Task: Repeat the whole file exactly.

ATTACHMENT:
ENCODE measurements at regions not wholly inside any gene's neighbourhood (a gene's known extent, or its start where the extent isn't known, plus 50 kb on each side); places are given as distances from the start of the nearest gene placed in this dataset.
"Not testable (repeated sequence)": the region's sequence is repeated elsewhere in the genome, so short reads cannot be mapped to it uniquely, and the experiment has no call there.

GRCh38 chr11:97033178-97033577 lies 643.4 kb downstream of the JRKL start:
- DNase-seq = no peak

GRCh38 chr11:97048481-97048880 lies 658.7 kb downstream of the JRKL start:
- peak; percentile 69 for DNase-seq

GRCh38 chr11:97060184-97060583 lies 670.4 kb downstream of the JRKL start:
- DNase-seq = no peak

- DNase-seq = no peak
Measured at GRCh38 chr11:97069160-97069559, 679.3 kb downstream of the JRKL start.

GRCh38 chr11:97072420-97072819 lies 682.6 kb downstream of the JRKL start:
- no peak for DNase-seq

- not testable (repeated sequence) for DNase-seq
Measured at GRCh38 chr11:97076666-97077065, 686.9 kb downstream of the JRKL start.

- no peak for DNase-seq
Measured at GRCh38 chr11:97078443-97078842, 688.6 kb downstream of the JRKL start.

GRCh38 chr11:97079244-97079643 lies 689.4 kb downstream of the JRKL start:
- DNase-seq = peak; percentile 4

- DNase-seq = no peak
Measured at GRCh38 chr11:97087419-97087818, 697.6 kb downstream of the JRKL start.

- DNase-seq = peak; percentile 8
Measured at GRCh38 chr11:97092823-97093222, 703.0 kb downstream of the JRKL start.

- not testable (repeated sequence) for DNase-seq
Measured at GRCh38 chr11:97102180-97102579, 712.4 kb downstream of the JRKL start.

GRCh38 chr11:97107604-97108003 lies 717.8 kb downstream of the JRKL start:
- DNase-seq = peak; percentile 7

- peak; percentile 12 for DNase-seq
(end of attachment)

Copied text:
ENCODE measurements at regions not wholly inside any gene's neighbourhood (a gene's known extent, or its start where the extent isn't known, plus 50 kb on each side); places are given as distances from the start of the nearest gene placed in this dataset.
"Not testable (repeated sequence)": the region's sequence is repeated elsewhere in the genome, so short reads cannot be mapped to it uniquely, and the experiment has no call there.

GRCh38 chr11:97033178-97033577 lies 643.4 kb downstream of the JRKL start:
- DNase-seq = no peak

GRCh38 chr11:97048481-97048880 lies 658.7 kb downstream of the JRKL start:
- peak; percentile 69 for DNase-seq

GRCh38 chr11:97060184-97060583 lies 670.4 kb downstream of the JRKL start:
- DNase-seq = no peak

- DNase-seq = no peak
Measured at GRCh38 chr11:97069160-97069559, 679.3 kb downstream of the JRKL start.

GRCh38 chr11:97072420-97072819 lies 682.6 kb downstream of the JRKL start:
- no peak for DNase-seq

- not testable (repeated sequence) for DNase-seq
Measured at GRCh38 chr11:97076666-97077065, 686.9 kb downstream of the JRKL start.

- no peak for DNase-seq
Measured at GRCh38 chr11:97078443-97078842, 688.6 kb downstream of the JRKL start.

GRCh38 chr11:97079244-97079643 lies 689.4 kb downstream of the JRKL start:
- DNase-seq = peak; percentile 4

- DNase-seq = no peak
Measured at GRCh38 chr11:97087419-97087818, 697.6 kb downstream of the JRKL start.

- DNase-seq = peak; percentile 8
Measured at GRCh38 chr11:97092823-97093222, 703.0 kb downstream of the JRKL start.

- not testable (repeated sequence) for DNase-seq
Measured at GRCh38 chr11:97102180-97102579, 712.4 kb downstream of the JRKL start.

GRCh38 chr11:97107604-97108003 lies 717.8 kb downstream of the JRKL start:
- DNase-seq = peak; percentile 7

- peak; percentile 12 for DNase-seq